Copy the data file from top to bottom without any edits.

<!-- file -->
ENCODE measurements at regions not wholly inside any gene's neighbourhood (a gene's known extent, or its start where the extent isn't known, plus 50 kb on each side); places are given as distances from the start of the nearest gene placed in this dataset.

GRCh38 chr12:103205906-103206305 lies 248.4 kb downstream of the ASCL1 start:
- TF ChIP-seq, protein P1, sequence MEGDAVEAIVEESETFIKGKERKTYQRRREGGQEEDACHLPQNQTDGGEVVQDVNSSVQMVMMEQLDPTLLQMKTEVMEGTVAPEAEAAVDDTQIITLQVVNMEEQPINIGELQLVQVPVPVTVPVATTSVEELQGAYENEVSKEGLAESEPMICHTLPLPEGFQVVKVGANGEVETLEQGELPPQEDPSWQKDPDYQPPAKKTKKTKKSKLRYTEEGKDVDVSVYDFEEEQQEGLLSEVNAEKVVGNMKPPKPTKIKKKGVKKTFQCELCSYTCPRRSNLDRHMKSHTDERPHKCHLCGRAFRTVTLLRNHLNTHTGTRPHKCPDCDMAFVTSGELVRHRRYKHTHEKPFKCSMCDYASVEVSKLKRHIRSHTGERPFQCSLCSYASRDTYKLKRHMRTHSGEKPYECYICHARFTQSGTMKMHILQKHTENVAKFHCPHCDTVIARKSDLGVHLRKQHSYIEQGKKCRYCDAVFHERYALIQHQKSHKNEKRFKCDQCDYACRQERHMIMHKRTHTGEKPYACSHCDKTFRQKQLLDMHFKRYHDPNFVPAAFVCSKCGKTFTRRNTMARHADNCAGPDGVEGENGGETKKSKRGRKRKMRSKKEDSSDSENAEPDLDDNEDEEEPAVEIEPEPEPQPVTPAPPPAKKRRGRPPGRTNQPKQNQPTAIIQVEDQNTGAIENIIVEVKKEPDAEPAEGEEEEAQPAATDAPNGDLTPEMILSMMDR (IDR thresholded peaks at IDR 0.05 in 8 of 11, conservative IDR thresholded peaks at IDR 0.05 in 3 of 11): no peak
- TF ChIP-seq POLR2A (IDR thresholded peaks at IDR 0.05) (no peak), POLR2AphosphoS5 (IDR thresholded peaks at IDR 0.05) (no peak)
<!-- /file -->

ENCODE measurements at regions not wholly inside any gene's neighbourhood (a gene's known extent, or its start where the extent isn't known, plus 50 kb on each side); places are given as distances from the start of the nearest gene placed in this dataset.

GRCh38 chr12:103205906-103206305 lies 248.4 kb downstream of the ASCL1 start:
- TF ChIP-seq, protein P1, sequence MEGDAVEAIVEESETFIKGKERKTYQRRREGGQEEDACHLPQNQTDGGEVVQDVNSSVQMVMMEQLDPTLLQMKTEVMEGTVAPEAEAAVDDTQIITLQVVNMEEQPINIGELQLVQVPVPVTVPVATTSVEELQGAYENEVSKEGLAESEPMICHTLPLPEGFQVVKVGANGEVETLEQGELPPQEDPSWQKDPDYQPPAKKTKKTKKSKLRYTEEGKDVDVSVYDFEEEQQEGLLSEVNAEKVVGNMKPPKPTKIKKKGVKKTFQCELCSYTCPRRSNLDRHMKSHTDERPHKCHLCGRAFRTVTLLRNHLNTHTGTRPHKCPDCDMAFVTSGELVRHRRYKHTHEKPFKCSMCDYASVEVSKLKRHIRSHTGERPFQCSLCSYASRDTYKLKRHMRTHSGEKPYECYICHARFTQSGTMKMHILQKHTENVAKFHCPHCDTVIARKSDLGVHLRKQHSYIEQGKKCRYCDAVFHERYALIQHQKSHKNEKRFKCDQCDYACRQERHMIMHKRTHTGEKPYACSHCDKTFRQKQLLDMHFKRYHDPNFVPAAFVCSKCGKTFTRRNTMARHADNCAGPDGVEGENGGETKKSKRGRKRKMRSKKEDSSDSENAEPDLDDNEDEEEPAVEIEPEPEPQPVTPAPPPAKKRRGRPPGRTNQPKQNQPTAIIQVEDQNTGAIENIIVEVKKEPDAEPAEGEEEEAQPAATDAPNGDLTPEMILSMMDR (IDR thresholded peaks at IDR 0.05 in 8 of 11, conservative IDR thresholded peaks at IDR 0.05 in 3 of 11): no peak
- TF ChIP-seq POLR2A (IDR thresholded peaks at IDR 0.05) (no peak), POLR2AphosphoS5 (IDR thresholded peaks at IDR 0.05) (no peak)